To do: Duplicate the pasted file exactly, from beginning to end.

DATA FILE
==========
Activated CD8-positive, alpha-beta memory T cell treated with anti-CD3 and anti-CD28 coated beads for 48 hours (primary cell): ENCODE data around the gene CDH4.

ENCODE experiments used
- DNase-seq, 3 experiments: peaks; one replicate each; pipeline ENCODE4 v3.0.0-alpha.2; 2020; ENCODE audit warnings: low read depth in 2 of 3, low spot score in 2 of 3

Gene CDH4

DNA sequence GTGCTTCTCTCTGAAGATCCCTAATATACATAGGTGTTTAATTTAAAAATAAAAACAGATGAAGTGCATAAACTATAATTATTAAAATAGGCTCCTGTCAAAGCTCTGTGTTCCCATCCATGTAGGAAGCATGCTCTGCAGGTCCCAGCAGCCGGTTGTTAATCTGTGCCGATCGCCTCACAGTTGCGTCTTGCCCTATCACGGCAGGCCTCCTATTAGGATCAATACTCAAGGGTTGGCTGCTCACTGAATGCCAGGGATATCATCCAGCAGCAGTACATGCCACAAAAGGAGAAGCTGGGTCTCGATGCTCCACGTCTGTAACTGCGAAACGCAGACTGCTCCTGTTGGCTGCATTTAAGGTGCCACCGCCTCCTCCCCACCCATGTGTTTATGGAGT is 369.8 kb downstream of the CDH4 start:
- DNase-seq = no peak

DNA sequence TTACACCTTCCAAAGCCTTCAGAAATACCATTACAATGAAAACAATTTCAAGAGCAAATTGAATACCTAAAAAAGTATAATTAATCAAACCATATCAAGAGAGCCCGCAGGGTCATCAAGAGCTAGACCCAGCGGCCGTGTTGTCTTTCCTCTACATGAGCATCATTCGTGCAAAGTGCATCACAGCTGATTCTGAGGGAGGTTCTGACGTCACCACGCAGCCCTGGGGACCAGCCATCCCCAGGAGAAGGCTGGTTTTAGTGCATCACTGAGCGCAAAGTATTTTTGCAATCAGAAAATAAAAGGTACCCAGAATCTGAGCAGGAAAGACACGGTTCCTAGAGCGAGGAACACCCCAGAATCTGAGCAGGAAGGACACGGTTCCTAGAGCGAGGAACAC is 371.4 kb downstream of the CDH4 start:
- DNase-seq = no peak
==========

Activated CD8-positive, alpha-beta memory T cell treated with anti-CD3 and anti-CD28 coated beads for 48 hours (primary cell): ENCODE data around the gene CDH4.

ENCODE experiments used
- DNase-seq, 3 experiments: peaks; one replicate each; pipeline ENCODE4 v3.0.0-alpha.2; 2020; ENCODE audit warnings: low read depth in 2 of 3, low spot score in 2 of 3

Gene CDH4

DNA sequence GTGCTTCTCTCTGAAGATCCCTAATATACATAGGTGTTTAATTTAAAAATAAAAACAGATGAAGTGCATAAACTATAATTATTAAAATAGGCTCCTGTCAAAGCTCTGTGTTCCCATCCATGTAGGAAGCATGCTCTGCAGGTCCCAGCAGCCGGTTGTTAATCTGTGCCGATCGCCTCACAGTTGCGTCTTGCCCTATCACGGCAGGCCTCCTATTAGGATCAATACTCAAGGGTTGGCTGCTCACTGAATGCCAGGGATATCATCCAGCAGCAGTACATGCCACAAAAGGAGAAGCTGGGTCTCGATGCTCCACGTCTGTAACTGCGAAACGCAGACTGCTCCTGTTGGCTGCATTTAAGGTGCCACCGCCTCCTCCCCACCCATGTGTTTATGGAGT is 369.8 kb downstream of the CDH4 start:
- DNase-seq = no peak

DNA sequence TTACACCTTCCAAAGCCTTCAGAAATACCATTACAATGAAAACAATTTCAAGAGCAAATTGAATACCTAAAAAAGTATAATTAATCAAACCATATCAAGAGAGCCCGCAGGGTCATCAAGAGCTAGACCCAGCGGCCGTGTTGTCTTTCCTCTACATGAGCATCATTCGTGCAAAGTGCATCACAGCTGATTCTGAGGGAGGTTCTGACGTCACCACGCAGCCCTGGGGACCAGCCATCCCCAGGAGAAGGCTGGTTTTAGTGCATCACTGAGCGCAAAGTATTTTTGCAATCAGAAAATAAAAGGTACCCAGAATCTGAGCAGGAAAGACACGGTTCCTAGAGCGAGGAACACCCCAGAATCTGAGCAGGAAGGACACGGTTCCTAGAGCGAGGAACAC is 371.4 kb downstream of the CDH4 start:
- DNase-seq = no peak